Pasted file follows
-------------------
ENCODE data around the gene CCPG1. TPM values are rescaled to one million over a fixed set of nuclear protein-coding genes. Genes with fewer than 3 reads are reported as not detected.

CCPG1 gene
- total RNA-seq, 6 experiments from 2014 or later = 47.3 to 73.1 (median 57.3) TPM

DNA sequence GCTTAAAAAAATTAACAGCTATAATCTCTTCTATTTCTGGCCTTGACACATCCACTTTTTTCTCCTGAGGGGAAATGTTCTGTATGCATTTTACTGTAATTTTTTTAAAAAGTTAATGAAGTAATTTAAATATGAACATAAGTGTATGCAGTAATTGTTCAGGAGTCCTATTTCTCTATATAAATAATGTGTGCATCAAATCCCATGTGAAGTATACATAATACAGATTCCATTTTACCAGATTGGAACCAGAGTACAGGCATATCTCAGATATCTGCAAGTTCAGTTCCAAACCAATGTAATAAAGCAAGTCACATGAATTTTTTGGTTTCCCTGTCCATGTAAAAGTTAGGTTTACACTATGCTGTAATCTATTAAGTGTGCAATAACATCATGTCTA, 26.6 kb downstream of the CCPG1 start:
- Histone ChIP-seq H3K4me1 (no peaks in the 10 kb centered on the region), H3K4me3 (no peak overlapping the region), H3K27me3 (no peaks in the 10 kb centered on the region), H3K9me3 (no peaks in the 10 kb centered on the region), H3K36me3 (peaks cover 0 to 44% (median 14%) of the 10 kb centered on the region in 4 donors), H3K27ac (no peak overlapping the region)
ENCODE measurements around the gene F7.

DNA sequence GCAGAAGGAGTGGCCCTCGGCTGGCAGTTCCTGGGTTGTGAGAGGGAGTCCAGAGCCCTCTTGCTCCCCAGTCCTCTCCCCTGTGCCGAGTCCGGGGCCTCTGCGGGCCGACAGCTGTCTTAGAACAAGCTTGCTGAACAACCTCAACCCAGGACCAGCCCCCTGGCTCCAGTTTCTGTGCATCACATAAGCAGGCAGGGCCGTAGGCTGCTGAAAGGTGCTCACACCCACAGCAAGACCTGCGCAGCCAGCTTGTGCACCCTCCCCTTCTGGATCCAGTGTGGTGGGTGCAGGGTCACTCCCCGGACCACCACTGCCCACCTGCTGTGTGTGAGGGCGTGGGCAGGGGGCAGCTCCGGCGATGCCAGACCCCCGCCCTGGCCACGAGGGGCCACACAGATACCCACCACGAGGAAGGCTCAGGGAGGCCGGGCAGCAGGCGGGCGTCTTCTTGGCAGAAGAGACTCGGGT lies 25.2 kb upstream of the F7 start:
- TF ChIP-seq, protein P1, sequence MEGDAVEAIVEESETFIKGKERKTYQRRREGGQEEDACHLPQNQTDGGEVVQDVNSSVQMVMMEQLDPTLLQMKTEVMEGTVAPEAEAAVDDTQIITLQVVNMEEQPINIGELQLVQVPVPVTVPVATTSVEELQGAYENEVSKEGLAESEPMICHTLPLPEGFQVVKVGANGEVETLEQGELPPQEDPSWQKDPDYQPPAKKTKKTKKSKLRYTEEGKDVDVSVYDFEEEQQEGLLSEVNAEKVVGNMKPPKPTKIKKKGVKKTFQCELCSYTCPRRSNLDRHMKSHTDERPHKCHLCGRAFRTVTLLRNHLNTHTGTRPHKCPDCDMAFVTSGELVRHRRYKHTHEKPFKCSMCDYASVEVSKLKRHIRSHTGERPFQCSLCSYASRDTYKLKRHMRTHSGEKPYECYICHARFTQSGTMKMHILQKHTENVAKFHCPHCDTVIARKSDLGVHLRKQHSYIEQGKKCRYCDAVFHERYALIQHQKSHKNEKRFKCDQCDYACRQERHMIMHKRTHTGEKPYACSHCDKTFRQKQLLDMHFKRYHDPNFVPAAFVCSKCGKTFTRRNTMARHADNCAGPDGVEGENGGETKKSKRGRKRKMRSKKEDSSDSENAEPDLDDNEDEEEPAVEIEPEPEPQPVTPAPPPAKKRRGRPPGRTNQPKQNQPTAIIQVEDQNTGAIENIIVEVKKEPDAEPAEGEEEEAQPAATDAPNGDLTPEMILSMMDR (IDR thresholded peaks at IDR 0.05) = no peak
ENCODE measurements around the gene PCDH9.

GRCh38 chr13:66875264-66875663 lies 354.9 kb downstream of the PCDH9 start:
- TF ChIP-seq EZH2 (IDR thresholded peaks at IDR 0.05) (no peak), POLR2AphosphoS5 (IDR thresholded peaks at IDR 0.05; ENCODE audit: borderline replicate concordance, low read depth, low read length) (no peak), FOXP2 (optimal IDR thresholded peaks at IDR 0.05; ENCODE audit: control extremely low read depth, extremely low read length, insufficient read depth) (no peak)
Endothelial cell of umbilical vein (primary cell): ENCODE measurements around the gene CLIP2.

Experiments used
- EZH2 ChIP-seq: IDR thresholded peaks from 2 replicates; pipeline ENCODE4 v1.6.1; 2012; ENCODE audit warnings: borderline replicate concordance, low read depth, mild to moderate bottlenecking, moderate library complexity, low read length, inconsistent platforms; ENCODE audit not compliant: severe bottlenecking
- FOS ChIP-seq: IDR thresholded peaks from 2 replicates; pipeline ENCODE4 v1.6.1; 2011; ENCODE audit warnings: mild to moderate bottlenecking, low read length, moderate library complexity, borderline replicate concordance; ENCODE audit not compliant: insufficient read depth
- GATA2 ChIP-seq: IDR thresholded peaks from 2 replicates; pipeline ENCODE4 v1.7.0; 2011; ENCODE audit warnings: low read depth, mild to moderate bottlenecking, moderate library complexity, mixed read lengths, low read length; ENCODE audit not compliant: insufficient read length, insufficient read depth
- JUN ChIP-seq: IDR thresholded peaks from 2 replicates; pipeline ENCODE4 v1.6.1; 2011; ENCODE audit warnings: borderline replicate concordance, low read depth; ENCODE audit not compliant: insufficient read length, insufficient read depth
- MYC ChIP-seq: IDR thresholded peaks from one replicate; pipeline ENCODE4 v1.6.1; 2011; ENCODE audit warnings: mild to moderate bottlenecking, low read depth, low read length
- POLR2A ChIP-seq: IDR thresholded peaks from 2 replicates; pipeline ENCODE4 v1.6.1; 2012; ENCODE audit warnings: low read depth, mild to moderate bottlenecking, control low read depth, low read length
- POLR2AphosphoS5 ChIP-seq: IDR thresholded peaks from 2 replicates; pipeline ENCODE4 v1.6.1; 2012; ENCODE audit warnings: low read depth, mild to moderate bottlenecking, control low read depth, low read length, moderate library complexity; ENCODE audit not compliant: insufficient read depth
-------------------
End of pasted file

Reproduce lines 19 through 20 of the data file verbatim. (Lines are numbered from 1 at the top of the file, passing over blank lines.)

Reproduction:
- POLR2A ChIP-seq: IDR thresholded peaks from 2 replicates; pipeline ENCODE4 v1.6.1; 2012; ENCODE audit warnings: low read depth, mild to moderate bottlenecking, control low read depth, low read length
- POLR2AphosphoS5 ChIP-seq: IDR thresholded peaks from 2 replicates; pipeline ENCODE4 v1.6.1; 2012; ENCODE audit warnings: low read depth, mild to moderate bottlenecking, control low read depth, low read length, moderate library complexity; ENCODE audit not compliant: insufficient read depth